The Only Harmless Great Thing by Brooke Bolander
My rating: 5 of 5 stars
I've read several realllly long books recently, so I decided to take a break. I wanted something short and sweet, and simple (or at least simpler). Of course, in pursuit of this, I chose a novella with a multi-layered storyline, meditations on the sentience of elephants, beautiful and brutal language, and a gut-punch of an ending that left me muttering, "There's dust in your eyes. There isn't dust in my eyes."
The elephant Topsy really existed, and was really electrocuted for murdering her human tormentor. There were really Radium Girls, young women poisoned by an uncaring corporation, given cancer by their using radium paint for watch faces. Brooke Bolander combines both these historical facts into a unique narrative of fury and hope, pain and rage and triumph. In this three-pronged alternate history, elephants are sentient beings communicating with humans via sign language, with their own culture, history and oral traditions. The relating of one of the elephant Stories is one of the most interesting parts of the narrative, because it speaks to the stories humans tell ourselves, to understand the darkest parts of our nature.
(One hopes, in this alternate history, Topsy and Regan, the Radium Girl who accompanies her on her last walk, become one of the Stories told by future generations of elephants.)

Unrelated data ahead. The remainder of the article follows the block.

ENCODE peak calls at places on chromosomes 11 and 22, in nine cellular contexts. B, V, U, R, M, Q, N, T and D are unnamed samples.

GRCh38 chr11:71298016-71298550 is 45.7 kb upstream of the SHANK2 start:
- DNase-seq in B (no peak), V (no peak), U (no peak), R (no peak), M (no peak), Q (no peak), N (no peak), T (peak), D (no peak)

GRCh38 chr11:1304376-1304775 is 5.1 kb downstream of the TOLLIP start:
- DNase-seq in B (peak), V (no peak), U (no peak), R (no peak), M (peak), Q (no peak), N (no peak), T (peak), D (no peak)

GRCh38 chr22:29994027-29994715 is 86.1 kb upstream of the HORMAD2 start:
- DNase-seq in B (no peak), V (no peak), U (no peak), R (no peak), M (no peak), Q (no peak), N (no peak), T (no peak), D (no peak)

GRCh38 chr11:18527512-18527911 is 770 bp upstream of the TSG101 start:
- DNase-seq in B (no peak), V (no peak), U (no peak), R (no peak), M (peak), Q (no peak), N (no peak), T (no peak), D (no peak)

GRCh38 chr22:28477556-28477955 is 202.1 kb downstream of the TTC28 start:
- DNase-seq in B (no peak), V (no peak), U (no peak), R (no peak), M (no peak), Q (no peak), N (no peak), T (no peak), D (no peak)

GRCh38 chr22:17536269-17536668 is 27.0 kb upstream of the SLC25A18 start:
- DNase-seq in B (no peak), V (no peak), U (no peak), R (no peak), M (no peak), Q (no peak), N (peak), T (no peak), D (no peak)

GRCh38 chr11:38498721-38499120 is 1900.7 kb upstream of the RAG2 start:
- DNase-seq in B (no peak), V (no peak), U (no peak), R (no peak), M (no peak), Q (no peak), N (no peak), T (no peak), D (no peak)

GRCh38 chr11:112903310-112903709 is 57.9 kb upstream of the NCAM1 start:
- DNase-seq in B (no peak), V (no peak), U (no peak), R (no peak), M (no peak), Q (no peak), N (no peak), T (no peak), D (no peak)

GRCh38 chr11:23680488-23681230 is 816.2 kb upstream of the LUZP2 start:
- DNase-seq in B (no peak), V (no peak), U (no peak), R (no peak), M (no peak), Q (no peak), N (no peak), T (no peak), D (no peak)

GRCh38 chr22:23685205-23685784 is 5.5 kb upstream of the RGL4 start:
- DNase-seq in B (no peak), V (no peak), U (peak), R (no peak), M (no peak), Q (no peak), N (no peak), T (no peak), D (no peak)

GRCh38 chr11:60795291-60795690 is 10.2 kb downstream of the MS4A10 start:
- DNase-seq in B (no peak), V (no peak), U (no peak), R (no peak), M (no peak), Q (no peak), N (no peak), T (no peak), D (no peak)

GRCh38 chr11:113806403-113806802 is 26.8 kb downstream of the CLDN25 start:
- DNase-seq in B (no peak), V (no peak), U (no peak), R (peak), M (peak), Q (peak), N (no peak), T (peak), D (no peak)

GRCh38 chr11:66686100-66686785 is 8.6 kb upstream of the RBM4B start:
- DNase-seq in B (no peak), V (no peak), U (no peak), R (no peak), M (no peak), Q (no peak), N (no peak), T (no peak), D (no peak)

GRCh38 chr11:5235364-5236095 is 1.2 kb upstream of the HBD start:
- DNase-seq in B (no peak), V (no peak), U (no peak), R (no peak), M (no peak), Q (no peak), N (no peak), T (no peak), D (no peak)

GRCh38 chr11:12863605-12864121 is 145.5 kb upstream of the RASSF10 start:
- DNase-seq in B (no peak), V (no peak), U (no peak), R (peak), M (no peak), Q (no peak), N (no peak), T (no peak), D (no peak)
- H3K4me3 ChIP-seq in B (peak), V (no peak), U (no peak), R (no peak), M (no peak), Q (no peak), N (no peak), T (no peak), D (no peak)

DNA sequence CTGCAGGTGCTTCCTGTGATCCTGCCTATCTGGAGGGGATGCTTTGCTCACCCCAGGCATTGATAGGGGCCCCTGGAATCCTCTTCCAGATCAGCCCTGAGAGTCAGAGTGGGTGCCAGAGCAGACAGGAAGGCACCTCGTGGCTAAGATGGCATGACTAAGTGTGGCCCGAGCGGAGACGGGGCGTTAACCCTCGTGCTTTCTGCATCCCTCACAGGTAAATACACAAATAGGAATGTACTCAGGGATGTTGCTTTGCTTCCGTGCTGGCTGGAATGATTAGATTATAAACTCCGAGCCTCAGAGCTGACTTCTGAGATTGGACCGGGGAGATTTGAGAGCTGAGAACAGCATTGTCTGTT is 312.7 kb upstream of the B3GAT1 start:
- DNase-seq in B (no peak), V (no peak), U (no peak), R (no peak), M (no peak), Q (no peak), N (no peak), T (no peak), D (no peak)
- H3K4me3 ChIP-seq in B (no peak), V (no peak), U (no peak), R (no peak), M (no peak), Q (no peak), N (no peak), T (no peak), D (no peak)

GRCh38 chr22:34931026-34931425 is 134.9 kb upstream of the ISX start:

This isn't a nice story, but even in its bleakness it is a triumphant one. The characters are saying, "If we have to die, you will know we were here, and you will by God [and Furmother, in the elephant's Story] remember us." As legacies go, that's not a bad one. And this is a damn good little book. Read it.
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Selective history, Bonnie. Radium used to be sold as a -medicine- by reputable doctors of the time. Nobody knew radioactivity was bad for you until later.
Okay, and? That doesn't change the fact that the girls weren't told the paint was dangerous. From this article (https://www.cnn.com/style/article/radium-girls-radioactive-paint/index.html):
But the girls didn't embrace this technique blindly. "The first thing they asked was (whether) the paint was harmful, but the managers said it was safe, which was the obvious answer for a manager of a company whose very existence depended on radium paint."
In any case, you do realize this is a fictional alternate history, don't you? (I mean, the fact that we don't talk to elephants via sign language, as this story's protagonist does, might be a tipoff.) Brooke Bolander took the story of Topsy and the story of the Radium Girls and combined and tweaked them to create this lovely tale. I don't know why you felt it necessary to complain to me about this.
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